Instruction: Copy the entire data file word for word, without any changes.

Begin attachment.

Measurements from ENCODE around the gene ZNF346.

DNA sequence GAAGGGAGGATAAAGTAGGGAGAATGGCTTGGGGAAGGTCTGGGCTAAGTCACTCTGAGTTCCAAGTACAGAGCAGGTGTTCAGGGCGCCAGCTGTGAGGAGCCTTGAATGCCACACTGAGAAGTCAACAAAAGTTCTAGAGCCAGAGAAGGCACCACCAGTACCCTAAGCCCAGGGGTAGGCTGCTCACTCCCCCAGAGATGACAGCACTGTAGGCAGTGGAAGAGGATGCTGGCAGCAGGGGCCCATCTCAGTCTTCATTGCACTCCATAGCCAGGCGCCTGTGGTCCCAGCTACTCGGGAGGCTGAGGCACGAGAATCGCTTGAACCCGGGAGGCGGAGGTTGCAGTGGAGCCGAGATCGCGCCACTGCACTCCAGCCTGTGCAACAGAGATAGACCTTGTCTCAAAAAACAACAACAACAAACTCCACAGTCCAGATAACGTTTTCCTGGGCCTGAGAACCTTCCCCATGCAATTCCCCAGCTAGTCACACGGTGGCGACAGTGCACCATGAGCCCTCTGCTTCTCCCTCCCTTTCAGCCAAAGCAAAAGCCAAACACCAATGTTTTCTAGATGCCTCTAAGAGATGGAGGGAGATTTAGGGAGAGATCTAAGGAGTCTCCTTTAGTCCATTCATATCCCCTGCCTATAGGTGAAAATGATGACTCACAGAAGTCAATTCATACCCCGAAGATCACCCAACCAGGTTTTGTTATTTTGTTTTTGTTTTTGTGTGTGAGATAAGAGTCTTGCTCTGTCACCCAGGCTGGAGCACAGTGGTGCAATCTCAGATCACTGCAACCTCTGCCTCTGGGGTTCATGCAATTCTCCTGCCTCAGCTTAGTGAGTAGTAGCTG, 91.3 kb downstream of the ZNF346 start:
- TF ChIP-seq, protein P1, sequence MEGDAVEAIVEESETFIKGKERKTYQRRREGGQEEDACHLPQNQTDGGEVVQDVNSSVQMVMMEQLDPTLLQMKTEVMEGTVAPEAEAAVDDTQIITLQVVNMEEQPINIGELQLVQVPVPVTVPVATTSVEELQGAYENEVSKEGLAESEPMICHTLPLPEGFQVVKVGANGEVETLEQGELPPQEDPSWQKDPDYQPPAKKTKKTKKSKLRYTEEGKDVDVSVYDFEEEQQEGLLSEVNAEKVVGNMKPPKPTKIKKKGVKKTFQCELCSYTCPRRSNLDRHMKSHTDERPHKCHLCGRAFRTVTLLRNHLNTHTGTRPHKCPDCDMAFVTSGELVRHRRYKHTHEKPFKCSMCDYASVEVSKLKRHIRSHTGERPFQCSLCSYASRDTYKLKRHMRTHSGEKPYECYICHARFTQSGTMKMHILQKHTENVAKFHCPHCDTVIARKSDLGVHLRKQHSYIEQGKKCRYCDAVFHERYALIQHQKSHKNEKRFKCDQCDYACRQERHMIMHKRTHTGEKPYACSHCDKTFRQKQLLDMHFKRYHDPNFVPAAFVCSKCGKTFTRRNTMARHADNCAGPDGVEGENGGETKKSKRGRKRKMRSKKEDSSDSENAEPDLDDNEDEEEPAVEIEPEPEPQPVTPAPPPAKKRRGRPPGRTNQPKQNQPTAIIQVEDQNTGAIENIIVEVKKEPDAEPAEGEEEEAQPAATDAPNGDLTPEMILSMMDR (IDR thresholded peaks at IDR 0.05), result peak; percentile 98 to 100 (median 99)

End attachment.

Measurements from ENCODE around the gene ZNF346.

DNA sequence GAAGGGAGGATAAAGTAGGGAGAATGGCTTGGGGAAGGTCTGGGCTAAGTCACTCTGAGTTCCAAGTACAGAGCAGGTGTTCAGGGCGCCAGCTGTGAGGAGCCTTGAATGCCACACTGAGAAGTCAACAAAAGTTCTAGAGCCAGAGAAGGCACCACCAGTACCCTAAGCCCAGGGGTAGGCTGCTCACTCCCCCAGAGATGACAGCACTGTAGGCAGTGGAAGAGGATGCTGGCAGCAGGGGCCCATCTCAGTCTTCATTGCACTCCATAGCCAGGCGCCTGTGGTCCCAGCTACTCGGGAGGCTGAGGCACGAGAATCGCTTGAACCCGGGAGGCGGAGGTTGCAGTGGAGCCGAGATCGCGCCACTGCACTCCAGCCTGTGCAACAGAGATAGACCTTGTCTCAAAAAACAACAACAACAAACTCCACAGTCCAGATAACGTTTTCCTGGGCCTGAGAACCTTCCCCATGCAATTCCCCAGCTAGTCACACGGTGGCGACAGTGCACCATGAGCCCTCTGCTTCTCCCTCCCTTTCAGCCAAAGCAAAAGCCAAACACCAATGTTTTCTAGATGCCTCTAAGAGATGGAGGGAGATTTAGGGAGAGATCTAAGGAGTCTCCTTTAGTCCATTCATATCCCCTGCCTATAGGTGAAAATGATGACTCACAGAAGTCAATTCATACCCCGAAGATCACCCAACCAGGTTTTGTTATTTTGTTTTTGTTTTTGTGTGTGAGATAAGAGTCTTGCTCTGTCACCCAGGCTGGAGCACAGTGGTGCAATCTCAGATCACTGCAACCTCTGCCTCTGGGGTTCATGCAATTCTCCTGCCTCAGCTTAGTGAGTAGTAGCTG, 91.3 kb downstream of the ZNF346 start:
- TF ChIP-seq, protein P1, sequence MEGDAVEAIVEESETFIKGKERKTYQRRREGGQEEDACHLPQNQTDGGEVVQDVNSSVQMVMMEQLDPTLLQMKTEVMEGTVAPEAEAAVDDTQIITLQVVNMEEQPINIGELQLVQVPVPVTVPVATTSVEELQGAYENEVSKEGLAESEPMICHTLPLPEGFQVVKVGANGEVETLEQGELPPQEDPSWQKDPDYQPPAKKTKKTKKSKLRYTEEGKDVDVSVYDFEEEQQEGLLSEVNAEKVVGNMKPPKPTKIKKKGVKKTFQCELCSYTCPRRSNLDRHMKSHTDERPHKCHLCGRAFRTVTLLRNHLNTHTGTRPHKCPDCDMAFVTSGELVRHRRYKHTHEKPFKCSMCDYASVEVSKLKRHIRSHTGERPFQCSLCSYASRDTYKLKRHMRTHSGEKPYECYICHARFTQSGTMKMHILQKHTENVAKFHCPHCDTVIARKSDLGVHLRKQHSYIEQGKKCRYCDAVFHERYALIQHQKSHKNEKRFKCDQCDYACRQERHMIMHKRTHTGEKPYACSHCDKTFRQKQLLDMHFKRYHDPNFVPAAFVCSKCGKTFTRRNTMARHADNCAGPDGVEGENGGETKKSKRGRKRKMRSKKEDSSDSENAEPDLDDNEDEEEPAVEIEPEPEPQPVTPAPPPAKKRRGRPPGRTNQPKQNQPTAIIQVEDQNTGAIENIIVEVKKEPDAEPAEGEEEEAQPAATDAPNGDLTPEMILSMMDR (IDR thresholded peaks at IDR 0.05), result peak; percentile 98 to 100 (median 99)